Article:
There was a time when, if you ran in certain creative circles, it was cool to be "underground." David Byrne, for example, remembers fondly the anonymity of his early years with the Talking Heads. “we felt comfortable trying out different things, songs that were quickly abandoned and stage wear that proved impractical,” he is quoted in an article in yesterday's New York Times. “That’s all hugely important (the songs part anyway) as it allowed us to explore, refine our identity and go down those musical dead ends without the embarrassment of public scrutiny.”
Today everyone posts everything online, whether or not it's been tested, whether or not it's considered "cool." In fact, there can be a backlash when someone chooses to remain aloof from the mainstream of the social media dominated culture. Now, it's considered snobbish.
No one denies the allure or the vast potential of the internet for artists (musicians, visual artists, everyone) who want to get their names out in the world. "Online exposure can make for an overnight viral sensation." But “it
can also destroy and eliminate that crucial period of anonymity,” again, according to Byrne. “The Internet giveth, and the Internet taketh away.”
The article goes on to describe a small but significant segment of the creative class who desire to remain underground, to experiment out of the public eye. Today, unlike the past, that means staying offline.
Check out: Sidestepping the Digital Demimonde." It's a good read. I'll post this to facebook now.
To me david byrrne has always seemed pretentious and tryiing to hard to be cool.ReplyDelete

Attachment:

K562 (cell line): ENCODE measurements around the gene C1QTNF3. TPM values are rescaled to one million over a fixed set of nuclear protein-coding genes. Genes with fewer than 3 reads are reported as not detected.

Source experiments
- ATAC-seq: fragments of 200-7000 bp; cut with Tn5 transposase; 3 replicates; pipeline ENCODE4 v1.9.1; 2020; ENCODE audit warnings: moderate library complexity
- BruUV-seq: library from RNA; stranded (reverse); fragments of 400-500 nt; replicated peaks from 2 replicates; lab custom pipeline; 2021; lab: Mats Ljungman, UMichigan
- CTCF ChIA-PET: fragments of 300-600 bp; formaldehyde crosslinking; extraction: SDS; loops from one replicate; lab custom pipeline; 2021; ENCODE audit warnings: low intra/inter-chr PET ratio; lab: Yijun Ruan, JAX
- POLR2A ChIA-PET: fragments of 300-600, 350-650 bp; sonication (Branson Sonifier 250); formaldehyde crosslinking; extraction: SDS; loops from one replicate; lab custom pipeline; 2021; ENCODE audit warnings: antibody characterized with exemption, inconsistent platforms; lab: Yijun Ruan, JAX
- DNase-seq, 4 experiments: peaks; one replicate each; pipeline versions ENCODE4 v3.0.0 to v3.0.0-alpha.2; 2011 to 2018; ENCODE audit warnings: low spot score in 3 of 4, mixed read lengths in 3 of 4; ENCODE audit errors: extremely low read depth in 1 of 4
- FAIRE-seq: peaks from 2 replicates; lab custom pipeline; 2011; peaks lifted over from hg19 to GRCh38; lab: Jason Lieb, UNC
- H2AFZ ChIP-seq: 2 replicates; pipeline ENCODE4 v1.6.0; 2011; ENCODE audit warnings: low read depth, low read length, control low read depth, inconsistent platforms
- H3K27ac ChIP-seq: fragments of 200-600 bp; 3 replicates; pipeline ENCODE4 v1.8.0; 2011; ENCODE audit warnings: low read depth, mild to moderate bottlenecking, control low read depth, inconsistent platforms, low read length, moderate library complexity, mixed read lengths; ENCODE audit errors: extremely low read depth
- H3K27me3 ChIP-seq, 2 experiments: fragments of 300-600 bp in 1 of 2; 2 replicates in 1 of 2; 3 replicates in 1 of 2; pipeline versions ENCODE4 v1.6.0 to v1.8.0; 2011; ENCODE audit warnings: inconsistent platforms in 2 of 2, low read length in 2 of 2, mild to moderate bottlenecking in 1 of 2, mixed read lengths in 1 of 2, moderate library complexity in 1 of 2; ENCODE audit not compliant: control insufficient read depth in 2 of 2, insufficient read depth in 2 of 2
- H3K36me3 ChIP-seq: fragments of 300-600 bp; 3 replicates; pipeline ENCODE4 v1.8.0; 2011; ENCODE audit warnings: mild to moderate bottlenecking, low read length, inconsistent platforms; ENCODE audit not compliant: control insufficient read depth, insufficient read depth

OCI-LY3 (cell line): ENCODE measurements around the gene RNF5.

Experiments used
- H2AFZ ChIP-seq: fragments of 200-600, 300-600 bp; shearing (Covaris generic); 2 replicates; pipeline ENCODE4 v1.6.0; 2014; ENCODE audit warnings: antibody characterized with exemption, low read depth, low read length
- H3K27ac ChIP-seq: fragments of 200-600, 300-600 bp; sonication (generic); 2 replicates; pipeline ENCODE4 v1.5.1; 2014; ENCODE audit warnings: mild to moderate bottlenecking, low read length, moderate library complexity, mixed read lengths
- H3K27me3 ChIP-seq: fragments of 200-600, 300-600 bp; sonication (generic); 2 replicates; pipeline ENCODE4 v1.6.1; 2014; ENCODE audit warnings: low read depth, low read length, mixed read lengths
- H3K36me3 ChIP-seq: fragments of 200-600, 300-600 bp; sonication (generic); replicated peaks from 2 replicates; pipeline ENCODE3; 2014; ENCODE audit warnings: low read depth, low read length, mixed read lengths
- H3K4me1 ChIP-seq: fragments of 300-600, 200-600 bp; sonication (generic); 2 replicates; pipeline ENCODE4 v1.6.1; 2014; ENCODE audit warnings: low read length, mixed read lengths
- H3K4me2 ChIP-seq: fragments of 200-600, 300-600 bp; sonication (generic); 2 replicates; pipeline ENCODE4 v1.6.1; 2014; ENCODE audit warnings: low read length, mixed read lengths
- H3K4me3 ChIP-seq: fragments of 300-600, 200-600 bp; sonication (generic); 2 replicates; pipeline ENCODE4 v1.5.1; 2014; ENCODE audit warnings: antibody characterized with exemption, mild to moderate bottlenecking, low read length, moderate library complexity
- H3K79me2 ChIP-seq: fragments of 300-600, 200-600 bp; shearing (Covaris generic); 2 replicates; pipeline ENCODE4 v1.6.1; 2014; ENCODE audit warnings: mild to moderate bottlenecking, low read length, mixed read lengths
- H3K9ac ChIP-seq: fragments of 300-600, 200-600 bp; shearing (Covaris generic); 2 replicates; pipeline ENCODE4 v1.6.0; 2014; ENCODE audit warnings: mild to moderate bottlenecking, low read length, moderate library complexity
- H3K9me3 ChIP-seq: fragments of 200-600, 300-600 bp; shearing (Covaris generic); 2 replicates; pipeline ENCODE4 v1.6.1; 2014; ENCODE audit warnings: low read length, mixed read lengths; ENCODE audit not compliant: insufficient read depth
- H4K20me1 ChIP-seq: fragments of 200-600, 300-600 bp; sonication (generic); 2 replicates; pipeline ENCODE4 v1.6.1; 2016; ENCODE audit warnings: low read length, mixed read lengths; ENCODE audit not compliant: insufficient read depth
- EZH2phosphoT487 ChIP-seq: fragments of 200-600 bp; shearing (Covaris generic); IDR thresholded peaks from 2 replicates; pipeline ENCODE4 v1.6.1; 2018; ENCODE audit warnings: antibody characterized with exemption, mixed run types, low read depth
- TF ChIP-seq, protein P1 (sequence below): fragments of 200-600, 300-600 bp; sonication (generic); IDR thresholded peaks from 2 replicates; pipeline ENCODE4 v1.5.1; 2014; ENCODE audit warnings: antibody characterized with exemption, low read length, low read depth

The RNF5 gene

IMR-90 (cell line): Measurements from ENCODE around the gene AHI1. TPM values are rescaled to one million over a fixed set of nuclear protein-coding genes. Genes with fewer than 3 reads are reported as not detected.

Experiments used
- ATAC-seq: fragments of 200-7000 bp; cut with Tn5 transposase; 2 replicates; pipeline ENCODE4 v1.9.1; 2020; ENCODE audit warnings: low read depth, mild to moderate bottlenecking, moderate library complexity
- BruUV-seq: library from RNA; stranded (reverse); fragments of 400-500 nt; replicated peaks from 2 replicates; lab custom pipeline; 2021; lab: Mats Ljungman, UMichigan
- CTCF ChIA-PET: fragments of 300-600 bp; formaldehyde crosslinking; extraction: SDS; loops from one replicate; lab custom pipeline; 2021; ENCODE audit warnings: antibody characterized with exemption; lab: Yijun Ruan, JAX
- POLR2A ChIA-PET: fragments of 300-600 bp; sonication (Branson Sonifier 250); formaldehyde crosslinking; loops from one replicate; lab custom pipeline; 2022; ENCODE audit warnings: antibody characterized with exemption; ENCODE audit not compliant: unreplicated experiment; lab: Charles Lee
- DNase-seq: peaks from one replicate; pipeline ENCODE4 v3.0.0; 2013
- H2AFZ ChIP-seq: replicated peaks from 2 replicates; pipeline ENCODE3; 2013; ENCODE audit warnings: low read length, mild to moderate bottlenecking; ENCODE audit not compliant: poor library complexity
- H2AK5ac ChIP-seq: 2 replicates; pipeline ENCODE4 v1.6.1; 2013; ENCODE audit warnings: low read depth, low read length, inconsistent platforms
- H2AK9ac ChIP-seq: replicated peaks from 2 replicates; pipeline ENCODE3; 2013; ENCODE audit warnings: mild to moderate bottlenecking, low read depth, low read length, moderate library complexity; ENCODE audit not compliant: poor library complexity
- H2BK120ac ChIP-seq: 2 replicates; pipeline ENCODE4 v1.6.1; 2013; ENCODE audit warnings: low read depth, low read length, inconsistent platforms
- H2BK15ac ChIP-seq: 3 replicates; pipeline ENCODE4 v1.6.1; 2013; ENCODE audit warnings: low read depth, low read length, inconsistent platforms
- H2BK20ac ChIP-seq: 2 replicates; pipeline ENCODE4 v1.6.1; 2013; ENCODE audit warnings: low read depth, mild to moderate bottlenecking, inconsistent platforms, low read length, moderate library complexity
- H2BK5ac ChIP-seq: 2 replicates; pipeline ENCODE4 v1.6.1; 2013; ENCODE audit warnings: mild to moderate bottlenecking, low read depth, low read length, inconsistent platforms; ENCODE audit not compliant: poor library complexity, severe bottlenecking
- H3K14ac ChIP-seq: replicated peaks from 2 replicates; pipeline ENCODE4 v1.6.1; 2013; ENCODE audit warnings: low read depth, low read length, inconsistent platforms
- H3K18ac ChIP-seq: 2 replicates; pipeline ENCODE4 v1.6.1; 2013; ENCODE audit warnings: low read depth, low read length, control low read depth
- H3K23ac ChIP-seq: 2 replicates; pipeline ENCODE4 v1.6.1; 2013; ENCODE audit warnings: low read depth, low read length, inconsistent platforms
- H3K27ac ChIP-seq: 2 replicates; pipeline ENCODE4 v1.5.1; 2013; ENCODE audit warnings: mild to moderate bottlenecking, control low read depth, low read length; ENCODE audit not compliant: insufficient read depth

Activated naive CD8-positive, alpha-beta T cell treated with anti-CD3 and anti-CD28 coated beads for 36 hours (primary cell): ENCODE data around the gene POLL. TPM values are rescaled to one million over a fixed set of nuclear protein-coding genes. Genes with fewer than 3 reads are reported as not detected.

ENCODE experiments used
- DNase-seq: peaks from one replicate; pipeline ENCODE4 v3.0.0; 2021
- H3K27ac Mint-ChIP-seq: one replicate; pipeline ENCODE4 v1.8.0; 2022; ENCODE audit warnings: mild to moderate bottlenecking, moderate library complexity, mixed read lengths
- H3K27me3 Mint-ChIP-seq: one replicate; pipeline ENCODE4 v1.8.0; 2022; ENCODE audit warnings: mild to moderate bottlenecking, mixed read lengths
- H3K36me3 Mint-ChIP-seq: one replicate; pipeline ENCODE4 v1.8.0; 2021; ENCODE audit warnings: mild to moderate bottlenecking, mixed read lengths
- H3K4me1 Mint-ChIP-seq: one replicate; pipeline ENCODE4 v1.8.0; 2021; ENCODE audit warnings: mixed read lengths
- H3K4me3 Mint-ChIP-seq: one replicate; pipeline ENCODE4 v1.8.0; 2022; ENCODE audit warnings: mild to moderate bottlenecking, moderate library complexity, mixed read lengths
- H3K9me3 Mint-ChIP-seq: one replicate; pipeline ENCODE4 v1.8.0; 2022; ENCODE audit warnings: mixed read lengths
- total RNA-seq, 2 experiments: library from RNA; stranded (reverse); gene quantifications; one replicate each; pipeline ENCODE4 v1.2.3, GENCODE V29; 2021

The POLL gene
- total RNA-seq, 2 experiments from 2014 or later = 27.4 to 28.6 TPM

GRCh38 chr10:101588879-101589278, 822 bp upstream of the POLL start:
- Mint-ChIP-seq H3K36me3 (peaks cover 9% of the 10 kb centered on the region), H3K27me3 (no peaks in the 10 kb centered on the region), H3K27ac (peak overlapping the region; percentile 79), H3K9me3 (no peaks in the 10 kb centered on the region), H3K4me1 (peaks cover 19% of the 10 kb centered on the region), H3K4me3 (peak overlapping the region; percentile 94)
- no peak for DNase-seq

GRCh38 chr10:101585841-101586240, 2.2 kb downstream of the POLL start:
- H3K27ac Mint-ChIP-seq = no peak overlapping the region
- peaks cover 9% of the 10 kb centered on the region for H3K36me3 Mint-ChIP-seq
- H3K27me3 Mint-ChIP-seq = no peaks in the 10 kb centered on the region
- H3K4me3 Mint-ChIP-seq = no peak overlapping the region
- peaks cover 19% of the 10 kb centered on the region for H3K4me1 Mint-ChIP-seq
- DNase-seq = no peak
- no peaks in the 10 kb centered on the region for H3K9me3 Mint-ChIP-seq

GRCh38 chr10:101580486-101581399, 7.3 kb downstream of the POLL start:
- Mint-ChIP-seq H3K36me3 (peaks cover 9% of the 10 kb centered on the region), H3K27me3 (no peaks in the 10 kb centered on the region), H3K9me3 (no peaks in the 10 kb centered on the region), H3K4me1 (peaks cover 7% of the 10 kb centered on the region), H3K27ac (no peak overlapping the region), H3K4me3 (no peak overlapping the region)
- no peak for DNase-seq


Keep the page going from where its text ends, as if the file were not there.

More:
In our VISUAL ARTS culture, for better or for worse, we are married to publications/galleries/museums that extoll and propogate Outsider Art. (Read Raw Vision and/or visit INTUIT in Chicago.) Collectors, authors and dealers attempt to push forward their discoveries of persons who might be in this category...one that may have shifting perimeters. One definition embraces those individuals that are "outside" mainstream common culture, personalities/intellects without "book-learning", without knowledge of sophisticated intentions and historical understanding. The art of the mentally challenged and "insane" came into the discussion no later than the 50's. Leslie Umberger, highly respected curator and author, once with the Kohler Arts Center and more recently appointed "Curator of folk and self-taught ar"t at the Smithsonian American Art Museum, has stated that we should not have divisions between what is "Outsider" and other categories. If the art expression remains honest, an authentic response involving artist, motivations and materials, that is enough for us to judge if the art is "good or bad". What to make of the "Outsider" visual artists who seeks the limelight, who desire publications and media to focus on them? They cannot be prevented from accessing information from any source...in fact, it might be that what is found on the Internet takes them to new fresh expressions that are more amazing than what was done before. And it is a good thing, I think, that we all have been introduced to those extraordinary art folks who stretch the boundaries of what is acceptable. They have enabled some of us to step outside our own limted "boxes", to utilize methods and materials in extraordinary ways...enlightening, enriching, entertaining, expanding our thoughts...evolving ourselves and our culture. Thanks for prompting some thought. Gary John GreslReplyDelete